FROM PAGE 1 planned to use the site for “Entertainment/Sports/Golf Course,” in line with it prior use as a golf course on Mooers Lake. The property was later listed to Dunes LLC in December 2019, …
FROM PAGE 1
planned to use the site for “Entertainment/Sports/Golf Course,” in line with it prior use as a golf course on Mooers Lake. The property was later listed to Dunes LLC in December 2019, and Mayor Bailey said that the City is working with Mr. Gustafson on the property that could now see housing, in order to potentially get a 40-acre park, more than it otherwise might.
“We have been working with the landowner to get additional acreage for more park and open space,” Bailey said, “specifically along the river.” Currently at 40 acres, the number is double what the City opted for as allowed by river access, while the entire site is just over 180 acres wide.
As to the 20 acres over and above what the city can legally acquire, Mayor Bailey said that, “the remaining 20 acres we are working with the Friends of the Mississippi River Group and the DNR to purchase from Dave Gustafson and the Developer to attach a portion to the City Park and the remainder to the Mississippi Dunes Scientific Area, he said. “The compromise is getting a 40acre park and still having some housing on the site. If the specific request from the other concerned citizens is for the entire property is to be a park, we cannot do that or require it.” As a side note, Bailey said that there had always been plans for a park art Grey Cloud, consisting of “hundreds and hundreds of acres,” if not at Mississippi Dunes specifically. So what’s the perspective of Friends of the Mississippi on the Dunes (FMR) development matter? We contacted Colleen O’Connor Toberman, who had the following to share about the matter.
“Friends of the Mississippi River believes that an expansive park at Mississippi Dunes would be a destination for residents from across Cottage Grove: a city with miles of Mississippi riverfront but almost no public river access,” she said. “We also believe that city leaders should open a robust community engagement process to gather residents’ feedback about the plan for this special site before the city makes any decisions. A riverfront property of this size is a once-in-a-generation opportunity. The planning process should prioritize community participation and transparency.”
O’Connor Toberman went on as River Corridor Director for the Friends that the organization’s hope is that the city will “invest significant effort in finding a way to purchase as much of the property as possible for parkland,” and also that, “FMR has worked (for several years) with public and private partners in an attempt to bring together the needed funds for a public agency (such as the city) to purchase this property and restore it as public parkland.” Saying that were “several potential funding sources available,” O’Connor Toberman closed out by saying that the effort to save Mississippi Dunes for park use wouldn’t succeed without committed city leadership on the matter. With over 1,000 signatures as of this Monday, the change.org petition seeks to influence city officials to do just that. For those interested in networking beyond the change.org petition, meanwhile, O’Connor Toberman also said that a Facebook group had been started by a group of Cottage Grove residents, although she was careful to note that Friends of the Mississippi River had no role in creating or managing the Facebook group.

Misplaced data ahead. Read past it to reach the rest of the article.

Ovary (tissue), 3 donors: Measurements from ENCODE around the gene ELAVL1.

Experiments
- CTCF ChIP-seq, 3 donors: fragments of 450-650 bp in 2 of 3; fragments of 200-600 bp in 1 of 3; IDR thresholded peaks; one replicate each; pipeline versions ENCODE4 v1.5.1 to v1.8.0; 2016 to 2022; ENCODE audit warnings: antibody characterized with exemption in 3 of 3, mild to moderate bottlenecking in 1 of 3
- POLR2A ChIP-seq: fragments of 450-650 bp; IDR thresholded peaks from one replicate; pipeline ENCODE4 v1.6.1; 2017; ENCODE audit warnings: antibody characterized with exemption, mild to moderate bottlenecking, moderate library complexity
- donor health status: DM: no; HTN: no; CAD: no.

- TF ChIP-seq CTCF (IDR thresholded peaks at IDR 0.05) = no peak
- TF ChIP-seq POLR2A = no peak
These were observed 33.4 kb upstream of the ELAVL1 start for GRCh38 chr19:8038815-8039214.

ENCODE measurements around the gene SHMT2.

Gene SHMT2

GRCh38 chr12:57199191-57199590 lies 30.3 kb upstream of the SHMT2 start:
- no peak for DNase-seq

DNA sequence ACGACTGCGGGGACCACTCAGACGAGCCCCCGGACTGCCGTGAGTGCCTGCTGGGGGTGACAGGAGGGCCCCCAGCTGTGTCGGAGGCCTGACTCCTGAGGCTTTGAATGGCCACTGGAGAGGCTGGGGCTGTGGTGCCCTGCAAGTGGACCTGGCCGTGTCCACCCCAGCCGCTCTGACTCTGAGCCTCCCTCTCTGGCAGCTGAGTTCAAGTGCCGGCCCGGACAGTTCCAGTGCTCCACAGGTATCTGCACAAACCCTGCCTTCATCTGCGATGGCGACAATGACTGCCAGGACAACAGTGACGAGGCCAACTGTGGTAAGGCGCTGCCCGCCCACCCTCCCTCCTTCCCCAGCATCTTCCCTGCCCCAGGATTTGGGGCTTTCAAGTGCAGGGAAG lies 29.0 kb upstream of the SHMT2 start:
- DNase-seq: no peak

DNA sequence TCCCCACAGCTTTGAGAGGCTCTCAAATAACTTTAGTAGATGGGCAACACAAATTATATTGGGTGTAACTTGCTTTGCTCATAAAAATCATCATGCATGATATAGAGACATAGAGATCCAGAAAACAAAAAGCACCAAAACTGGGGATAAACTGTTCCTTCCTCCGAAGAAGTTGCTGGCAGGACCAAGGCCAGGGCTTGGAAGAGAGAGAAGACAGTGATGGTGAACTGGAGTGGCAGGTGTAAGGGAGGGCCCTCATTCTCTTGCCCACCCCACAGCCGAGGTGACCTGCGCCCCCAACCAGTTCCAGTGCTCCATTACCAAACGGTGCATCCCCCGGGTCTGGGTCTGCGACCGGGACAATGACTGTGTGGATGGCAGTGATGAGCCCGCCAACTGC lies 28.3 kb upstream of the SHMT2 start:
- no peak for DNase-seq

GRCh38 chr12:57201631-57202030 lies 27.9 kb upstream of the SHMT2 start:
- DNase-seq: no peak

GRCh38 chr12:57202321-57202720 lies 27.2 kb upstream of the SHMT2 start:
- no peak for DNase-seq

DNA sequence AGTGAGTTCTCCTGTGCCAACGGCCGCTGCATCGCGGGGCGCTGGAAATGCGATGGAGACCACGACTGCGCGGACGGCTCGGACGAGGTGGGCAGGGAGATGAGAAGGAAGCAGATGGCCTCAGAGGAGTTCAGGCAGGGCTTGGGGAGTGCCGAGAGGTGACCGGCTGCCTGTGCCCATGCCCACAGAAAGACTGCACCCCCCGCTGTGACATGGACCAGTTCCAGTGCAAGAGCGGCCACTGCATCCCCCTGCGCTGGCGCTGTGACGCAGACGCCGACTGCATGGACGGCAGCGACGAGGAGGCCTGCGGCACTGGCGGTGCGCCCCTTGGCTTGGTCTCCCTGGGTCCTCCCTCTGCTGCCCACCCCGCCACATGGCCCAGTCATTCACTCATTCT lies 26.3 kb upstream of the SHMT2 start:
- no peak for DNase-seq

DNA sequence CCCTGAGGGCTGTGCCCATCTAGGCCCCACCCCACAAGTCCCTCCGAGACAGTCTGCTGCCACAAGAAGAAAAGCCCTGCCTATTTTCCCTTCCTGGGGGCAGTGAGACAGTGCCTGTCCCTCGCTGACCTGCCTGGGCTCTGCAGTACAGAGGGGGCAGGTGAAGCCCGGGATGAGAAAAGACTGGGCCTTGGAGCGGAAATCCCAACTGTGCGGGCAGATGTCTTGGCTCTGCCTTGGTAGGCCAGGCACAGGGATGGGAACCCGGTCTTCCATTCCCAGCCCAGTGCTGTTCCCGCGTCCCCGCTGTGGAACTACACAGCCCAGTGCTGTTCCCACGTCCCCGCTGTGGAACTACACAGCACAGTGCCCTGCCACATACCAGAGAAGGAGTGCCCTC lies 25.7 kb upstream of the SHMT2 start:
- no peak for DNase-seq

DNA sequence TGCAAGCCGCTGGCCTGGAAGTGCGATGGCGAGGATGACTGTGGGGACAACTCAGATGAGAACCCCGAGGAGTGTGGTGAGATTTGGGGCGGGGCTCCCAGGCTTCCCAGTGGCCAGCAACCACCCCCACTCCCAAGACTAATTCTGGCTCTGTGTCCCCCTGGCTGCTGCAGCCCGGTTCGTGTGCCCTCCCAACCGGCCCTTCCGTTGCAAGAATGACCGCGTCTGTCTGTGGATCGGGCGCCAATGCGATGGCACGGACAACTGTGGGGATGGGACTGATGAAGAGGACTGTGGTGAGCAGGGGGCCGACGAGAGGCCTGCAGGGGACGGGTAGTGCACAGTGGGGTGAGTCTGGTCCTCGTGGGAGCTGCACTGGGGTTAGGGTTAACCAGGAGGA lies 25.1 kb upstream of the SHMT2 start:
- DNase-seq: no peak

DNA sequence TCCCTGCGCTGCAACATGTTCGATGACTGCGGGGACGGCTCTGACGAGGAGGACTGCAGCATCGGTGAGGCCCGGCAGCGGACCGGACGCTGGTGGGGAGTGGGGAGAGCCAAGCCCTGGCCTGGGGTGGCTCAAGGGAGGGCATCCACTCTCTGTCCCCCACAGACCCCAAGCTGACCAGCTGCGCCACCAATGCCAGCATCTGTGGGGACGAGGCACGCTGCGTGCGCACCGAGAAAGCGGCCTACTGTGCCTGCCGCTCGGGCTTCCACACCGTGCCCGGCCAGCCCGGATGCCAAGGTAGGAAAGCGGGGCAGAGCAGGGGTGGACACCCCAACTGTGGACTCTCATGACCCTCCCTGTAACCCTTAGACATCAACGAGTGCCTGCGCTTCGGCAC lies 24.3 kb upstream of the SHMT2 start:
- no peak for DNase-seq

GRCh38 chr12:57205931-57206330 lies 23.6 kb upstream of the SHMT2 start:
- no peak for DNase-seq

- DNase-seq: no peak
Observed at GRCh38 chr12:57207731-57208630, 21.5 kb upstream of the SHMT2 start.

The group’s name in case readers are interested is called “Mississippi Dunes Cottage Grove,” with Just recently according to a post at the Facebook group, the Eden Prairie City Council denied a similar petition to save something called the Fredrick Miller Spring, in use for 130 years, per city planner notes. A petition to save that landmark had 3,408 signatures as of May 19 this year, before being shot down by Eden Prairie Council members. Signatures, it seems, aren’t always enough to move to action—especially if some are from Hawaii and the two coasts, as some on the Fredrick Miller Spring petition were. So is housing in fact inevitable at Mississippi Dunes? That remains to be seen, but we have the following from Mr. Gustafson.
“We feel Pulte has done a good job working with the city and coming up with a master plan that is a good fit for the property, and includes a very generous 40 acre Riverfront Park,” the listed property owner replied via email as this issue was going to print.